Next up: The Rule 5 draft, which for the Nationals, has become an exercise of wondering who’s going versus who’s arriving.

Nov 062013
 

Baseball America for NPPNo sense vamping when this list has probably been tweeted dozens of times by now. (Last year’s revised ranking in parentheses.)

1. Lucas Giolio, RHP (2)
2. A.J. Cole, RHP (4)
3. Brian Goodwin, CF (3)
4. Matt Skole, 1B/3B (5)
5. Robbie Ray, LHP (–)
6. Sammy Solis, LHP (9)
7. Michael Taylor, CF (–)
8. Jake Johansen, RHP (’13 Draft Pick)
9. Nathan Karns, RHP (6)
10. Steve Souza, OF (–)

Frankly, I was initially confused as to how an injured position player and a coming-off-surgery pitcher could move up in the rankings. This, of course, is no disrespect to them, but simple logic dictates that getting hurt and/or losing a year of development is the kind of thing that drops your stock, not improves it. This was Fitt’s answer to my question about that rationale for ranking them higher in 2014 than 2013:

I think Skole is in the same No. 4* slot he was last year (and remember that Anthony Rendon graduated to the big leagues). I did not dock Skole for being hurt — it was a fluke injury, and he returned strong this fall. I still think he’s a quality power-hitting prospect, and I ranked him accordingly. As for Solis, I got very encouraging reports on him coming off that surgery, and I expect him to move very quickly next year (assuming he can stay healthy — which is a legitimate question, given his track record). At this point, I think he has a better chance to stick as a big league starter than Karns, who strikes me as more of a power reliever ultimately. So I moved Solis ahead of Karns. I can’t say I’m overly excited about any of those guys — Solis is 25 now and still has yet to reach Double-A, after all. I don’t think this is a great top 10 after the top of the list, although I do like some of the depth in the 11-30 range.
* Skole was initially ranked #4 in December 2012, then moved to #5 when BA revised the list in March 2013

I give Fitt credit answering honestly, particularly in remarking about how the talent thins out rapidly after the first few guys, which has been the case for about two years now. For those wondering, Fitt said that he wrestled with a cluster of Tony Renda, Matt Purke, Billy Burns, and Zach Walters before deciding upon Souza for the #10 spot. There are certainly arguments that can be made for any of those five against the other four and it may be bit revealing of your personal biases, too. Fitt, it appears, likes Souza’s five-tool promise over Burns’s speed, Purke’s LHSP capabilities, Renda’s bat/eye, Walter’s power, etc.

One new wrinkle to this year’s rankings is a list of the Top 15 players under the age of 25, which you can find in the free article along with a list of the best tools, prospects of the year and top draft picks from the past 10 years. And of course, the top bonuses paid, for which Robin Leach Fitt remains enamored of the decision of the Nationals to spend heavily just as they were hitting rock bottom.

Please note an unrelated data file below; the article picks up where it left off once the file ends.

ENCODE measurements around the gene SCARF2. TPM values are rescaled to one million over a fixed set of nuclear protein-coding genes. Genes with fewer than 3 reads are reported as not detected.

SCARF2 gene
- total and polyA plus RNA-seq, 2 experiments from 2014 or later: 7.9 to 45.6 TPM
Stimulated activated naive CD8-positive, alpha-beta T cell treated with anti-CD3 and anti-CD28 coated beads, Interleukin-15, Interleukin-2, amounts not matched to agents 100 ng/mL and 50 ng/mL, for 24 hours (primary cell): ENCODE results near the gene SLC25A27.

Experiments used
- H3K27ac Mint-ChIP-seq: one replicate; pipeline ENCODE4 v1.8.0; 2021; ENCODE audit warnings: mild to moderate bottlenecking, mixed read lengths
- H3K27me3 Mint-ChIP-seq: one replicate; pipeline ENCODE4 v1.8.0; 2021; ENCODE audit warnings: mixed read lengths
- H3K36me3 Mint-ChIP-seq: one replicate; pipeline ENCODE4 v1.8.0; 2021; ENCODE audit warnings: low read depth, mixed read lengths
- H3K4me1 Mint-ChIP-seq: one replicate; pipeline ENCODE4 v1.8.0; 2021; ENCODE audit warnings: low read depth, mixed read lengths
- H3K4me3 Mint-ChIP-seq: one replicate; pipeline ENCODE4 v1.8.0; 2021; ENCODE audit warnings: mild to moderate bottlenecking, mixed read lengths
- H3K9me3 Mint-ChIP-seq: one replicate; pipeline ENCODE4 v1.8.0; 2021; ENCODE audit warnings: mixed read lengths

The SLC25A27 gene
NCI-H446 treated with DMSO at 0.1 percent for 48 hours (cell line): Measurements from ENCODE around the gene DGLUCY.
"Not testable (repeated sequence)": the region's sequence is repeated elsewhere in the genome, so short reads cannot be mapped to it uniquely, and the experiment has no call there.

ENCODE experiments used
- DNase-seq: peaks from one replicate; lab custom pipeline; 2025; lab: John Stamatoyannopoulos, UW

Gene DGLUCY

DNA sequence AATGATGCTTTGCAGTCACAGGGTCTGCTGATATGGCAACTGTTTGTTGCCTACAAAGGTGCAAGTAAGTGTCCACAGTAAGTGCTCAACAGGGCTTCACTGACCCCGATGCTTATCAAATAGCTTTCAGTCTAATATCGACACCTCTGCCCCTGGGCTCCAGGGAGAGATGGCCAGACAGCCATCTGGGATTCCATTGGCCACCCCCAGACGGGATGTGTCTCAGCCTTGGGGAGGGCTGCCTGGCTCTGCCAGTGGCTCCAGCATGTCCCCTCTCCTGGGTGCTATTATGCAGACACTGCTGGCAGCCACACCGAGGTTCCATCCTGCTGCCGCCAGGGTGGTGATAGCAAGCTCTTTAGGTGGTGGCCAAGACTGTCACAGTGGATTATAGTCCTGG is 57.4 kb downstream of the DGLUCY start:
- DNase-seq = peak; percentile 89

The projections for where the 2014 Top 10 will begin (or finish) next season were as follows:
AAA – Cole, Goodwin, Karns, Souza
AA – Skole, Ray, Solis, Taylor
Low-A – Giolito
Not specified – Johansen

I personally believe Cole will probably return to Harrisburg and be moved up in May or June; likewise for Johansen with Hagerstown as his starting point — but lately the Nats have been more aggressive, so it could be Syracuse and Potomac, respectively. As mentioned in the comments, where a prospect starts is not nearly as important as where he finishes.

Oct 052013
 

Ok, so maybe it’s a little easier to place multiple players in an eight-team league, but that should shouldn’t diminish the distinction of four Potomac Nationals making the Baseball America Top 20 Prospects List — A.J. Cole (#10), Michael Taylor (#12), Robbie Ray (#16), and Billy Burns (#19).

Like last year’s contingent of Suns to get the BA badge of approval, three of the four P-Nats were promoted to the next level, led by the two pitchers, with the older of the two position players going last.

Alright, fine, you’ve probably already skipped ahead to see what the folks in Durham had to say, going from highest to lowest, beginning with #10, A.J. Cole…

Cole can command his fastball to both sides of the plate and the pitch can be explosive coming out of his long, lanky frame. The fastball, however, is the only pitch he throws with any consistency. He’s still inconsistent with a slurvy curveball, though he did begin to show better feel for it by the end of the season. His changeup remains a work in progress. One scout suggested Cole should abandon the curveball for more of a power slider.

This matches up well with what I saw in Woodbridge, but when Cole racked up W’s in three of his first four starts, such naysaying seemed out of place. Not to mention, the similar success shown by Robbie Ray after his promotion.